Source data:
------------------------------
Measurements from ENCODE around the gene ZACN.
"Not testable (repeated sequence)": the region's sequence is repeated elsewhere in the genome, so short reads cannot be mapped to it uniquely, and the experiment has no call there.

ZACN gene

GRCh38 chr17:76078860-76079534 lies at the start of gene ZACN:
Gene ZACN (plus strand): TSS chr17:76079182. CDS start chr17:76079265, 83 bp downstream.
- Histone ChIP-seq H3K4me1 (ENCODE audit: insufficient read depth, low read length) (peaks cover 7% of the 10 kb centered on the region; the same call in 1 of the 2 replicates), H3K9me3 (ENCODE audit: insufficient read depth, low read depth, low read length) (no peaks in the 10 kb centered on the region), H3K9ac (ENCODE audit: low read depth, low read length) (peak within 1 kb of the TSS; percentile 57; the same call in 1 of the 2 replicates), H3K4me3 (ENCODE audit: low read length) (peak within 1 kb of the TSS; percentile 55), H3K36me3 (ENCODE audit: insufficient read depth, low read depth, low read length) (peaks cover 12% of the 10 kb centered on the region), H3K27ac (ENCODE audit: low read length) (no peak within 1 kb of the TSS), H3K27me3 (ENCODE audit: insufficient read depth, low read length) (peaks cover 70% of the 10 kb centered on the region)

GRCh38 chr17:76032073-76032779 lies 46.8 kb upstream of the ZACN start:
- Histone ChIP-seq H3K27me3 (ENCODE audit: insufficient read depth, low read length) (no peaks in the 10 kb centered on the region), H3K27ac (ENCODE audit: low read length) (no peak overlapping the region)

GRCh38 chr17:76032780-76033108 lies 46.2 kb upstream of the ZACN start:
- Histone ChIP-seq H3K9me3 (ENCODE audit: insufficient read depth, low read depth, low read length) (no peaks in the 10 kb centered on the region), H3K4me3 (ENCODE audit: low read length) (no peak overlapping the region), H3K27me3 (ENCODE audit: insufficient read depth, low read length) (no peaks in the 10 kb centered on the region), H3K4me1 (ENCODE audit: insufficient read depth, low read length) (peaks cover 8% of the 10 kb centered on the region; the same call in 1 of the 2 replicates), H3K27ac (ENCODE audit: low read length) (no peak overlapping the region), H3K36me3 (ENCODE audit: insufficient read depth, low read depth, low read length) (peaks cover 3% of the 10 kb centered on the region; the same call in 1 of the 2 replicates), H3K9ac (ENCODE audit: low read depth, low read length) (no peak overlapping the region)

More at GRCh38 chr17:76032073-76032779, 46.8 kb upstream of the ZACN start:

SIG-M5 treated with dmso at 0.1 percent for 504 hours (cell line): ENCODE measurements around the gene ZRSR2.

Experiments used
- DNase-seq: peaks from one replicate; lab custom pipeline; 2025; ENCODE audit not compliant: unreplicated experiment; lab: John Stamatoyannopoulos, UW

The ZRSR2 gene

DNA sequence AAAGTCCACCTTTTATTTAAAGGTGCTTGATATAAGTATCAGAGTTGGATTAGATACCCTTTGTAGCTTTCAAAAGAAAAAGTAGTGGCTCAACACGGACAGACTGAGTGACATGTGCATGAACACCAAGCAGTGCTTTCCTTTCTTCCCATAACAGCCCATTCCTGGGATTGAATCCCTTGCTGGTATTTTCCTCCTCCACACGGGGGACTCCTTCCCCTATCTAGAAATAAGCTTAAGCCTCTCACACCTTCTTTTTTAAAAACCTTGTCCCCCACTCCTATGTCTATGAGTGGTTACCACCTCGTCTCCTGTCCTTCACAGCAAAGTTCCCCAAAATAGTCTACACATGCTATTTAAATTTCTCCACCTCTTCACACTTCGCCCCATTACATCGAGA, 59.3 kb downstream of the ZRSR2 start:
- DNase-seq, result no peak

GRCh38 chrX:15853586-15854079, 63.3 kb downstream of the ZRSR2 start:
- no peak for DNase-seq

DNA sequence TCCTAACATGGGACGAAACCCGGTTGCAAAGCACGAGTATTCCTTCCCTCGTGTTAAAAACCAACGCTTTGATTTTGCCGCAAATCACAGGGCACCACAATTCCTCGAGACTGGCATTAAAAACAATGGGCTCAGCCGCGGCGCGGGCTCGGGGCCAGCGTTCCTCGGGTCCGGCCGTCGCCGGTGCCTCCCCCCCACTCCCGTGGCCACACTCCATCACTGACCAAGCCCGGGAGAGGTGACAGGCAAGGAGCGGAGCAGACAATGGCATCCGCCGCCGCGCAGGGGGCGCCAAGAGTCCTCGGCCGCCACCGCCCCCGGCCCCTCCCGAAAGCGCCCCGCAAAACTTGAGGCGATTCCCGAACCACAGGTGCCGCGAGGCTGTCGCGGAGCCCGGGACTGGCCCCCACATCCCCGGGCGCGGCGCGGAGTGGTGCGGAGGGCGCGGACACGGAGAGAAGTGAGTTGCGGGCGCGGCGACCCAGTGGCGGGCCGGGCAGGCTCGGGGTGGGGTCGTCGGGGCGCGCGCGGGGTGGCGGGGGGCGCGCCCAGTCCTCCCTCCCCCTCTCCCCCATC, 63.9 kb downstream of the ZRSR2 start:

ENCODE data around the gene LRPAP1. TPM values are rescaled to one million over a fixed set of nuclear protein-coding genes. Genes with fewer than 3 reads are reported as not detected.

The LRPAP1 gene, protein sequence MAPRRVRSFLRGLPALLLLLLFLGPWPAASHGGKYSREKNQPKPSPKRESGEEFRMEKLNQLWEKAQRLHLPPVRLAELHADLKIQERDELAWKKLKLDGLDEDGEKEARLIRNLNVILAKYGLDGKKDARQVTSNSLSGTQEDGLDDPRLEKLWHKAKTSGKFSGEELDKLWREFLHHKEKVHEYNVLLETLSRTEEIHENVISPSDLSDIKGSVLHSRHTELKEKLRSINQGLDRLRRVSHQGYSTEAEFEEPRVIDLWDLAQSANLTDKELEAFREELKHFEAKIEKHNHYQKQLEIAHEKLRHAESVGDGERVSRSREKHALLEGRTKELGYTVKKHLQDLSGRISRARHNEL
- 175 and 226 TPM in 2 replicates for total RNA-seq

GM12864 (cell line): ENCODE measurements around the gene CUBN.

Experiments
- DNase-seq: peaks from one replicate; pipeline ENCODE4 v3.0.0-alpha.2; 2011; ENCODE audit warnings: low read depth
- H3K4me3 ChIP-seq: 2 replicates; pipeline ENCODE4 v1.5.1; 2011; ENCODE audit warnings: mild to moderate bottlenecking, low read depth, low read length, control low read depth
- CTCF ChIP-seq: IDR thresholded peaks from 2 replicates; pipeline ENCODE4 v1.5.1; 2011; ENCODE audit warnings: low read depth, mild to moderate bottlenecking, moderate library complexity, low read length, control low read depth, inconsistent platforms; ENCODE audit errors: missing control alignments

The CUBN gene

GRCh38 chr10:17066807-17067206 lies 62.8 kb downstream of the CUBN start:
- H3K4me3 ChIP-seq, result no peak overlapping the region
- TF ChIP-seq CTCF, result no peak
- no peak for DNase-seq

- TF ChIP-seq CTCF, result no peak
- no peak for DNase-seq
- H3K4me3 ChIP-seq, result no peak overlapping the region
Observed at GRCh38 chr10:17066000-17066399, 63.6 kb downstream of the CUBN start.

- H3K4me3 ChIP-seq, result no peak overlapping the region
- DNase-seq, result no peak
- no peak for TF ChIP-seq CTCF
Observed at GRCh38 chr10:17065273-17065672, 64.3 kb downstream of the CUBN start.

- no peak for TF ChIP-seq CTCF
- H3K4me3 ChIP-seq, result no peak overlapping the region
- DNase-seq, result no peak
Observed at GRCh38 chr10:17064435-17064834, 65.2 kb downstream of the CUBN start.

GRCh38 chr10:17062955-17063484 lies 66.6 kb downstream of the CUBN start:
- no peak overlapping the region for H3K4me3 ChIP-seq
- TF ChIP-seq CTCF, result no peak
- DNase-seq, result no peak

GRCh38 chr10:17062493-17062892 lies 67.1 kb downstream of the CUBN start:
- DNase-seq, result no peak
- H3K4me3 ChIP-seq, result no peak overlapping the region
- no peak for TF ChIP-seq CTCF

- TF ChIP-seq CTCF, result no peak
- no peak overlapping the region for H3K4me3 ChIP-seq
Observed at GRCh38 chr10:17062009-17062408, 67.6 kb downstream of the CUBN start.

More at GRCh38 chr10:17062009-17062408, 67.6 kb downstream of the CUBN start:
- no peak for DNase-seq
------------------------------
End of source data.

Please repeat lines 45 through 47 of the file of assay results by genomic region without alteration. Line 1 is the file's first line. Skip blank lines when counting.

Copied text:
Observed at GRCh38 chr10:17064435-17064834, 65.2 kb downstream of the CUBN start.

GRCh38 chr10:17062955-17063484 lies 66.6 kb downstream of the CUBN start:
- no peak overlapping the region for H3K4me3 ChIP-seq